scattered throughout the archipelago to keep USAFFE guerrillas waiting for MacArthur. The anti- fascist struggle could have been converted into a struggle against imperialism, both Japanese and American. The cadres of the peasant movement could have exposed the inter- imperialist aspect of the U.S.-Japanese war and alerted the peasantry to the return of U.S. imperialism. They could have spread out throughout the country and developed a reliable anti-imperialist guerrilla movement independent of the U.S. directed and U.S. controlled USAFFE. At any rate, through constant struggles against Japanese fascism and its landlord collaborators, the peasantry built up and supported a powerful national liberation army which delivered the most effective blows against the Japanese imperial army in the strategic areas of Central Luzon and Southern Luzon. These areas are strategic because they envelop Manila.

The Return of U.S. Imperialism and Landlordism

When the U.S. imperialists returned in 1945, they immediately attempted to re-install the landlords in all parts of the archipelago, particularly in Central Luzon and Southern Luzon, where they went to the extent of arresting, imprisoning, coercing and liquidating the peasant leaders and their comrades. They trusted the landlords, including those who collaborated with the fascist invaders, as their true allies and they were extremely distrustful of peasant guerrillas who were independent of the U.S. controlled USAFFE. Not only the Hukbalahap became the object of U.S. discrimination and abuse after the war but also the independent guerrilla units, of which the exemplary unit of Tomas Confesor in the Visayas was typical. Post-war benefits and backpay went in bulk to prop up the recognized hero- puppets of U.S. imperialism.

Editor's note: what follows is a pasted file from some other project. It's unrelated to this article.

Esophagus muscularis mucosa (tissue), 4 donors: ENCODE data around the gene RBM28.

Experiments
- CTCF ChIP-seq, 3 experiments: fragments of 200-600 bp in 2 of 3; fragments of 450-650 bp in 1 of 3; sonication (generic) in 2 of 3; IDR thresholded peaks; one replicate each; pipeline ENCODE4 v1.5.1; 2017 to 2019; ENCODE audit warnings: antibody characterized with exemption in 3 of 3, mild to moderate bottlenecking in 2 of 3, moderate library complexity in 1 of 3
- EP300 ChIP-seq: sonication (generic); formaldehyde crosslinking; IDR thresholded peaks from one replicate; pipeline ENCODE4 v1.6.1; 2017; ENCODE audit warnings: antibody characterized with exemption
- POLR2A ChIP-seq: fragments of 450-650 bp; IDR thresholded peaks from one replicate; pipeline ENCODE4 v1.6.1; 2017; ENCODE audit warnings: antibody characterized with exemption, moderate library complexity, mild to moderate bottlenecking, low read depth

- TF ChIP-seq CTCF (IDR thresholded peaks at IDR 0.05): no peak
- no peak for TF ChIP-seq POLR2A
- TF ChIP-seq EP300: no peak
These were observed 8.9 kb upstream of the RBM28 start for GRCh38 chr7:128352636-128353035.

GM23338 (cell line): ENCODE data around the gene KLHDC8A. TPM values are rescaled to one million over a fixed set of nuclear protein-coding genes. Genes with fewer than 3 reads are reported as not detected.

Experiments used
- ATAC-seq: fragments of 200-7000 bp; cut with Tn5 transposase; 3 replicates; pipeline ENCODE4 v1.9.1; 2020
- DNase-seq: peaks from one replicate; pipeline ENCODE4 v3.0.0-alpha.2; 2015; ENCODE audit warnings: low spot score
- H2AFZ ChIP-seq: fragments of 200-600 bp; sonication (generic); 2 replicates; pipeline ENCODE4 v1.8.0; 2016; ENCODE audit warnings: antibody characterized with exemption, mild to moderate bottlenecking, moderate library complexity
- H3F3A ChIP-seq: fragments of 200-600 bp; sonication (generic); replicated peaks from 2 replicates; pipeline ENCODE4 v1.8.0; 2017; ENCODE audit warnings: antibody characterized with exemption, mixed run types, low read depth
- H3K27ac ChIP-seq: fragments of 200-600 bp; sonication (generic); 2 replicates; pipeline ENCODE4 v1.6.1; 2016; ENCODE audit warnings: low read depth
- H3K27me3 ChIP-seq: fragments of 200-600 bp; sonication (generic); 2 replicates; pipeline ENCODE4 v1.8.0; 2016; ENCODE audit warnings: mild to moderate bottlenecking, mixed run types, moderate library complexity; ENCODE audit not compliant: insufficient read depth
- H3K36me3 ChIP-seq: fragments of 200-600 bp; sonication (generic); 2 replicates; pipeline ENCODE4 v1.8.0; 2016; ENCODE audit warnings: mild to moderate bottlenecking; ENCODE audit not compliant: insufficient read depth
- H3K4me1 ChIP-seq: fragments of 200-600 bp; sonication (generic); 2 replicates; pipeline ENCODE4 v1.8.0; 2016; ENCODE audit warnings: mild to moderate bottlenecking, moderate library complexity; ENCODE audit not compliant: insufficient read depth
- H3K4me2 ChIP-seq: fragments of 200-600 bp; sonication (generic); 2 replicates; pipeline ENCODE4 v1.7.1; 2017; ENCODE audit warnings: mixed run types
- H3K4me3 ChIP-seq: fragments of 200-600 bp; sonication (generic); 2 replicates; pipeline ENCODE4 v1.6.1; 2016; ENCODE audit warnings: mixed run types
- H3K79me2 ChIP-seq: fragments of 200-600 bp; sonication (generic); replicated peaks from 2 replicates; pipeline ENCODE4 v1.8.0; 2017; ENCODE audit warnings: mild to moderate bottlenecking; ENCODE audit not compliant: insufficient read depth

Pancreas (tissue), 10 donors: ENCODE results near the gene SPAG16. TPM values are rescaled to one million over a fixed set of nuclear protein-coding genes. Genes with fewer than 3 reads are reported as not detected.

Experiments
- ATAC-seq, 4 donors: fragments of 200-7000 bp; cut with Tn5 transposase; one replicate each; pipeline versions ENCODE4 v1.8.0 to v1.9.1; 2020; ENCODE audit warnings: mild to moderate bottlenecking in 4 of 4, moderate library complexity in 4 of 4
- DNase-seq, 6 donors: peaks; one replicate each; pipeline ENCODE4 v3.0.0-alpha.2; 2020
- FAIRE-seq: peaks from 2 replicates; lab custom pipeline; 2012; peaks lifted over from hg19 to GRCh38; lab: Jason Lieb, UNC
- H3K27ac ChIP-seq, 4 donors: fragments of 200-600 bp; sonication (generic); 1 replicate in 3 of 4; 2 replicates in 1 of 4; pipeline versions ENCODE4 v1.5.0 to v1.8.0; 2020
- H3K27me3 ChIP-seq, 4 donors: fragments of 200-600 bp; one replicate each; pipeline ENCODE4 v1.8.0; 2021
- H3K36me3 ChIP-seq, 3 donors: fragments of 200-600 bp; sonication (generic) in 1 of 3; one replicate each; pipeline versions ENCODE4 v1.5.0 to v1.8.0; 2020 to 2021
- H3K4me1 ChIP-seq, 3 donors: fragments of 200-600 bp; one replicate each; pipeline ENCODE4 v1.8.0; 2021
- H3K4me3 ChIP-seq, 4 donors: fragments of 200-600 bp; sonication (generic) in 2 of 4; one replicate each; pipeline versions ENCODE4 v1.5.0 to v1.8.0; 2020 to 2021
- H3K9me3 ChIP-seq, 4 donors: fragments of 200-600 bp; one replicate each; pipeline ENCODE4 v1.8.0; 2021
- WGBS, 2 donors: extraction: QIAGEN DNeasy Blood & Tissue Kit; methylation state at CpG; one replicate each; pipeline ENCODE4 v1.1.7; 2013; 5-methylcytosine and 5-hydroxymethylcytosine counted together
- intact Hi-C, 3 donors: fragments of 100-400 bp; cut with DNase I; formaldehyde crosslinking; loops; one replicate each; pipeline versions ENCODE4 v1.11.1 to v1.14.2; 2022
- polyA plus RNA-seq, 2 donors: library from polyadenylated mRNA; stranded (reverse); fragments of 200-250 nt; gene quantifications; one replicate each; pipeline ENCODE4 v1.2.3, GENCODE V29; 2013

Depending on the intelligence provided by the USAFFE, the Counter-Intelligence Corps and the landlords, the U.S. imperialists gave instructions to the Military Police and the Civilian Guards to attack the peasant masses and apprehend their leaders who had valiantly resisted the Japanese imperialists.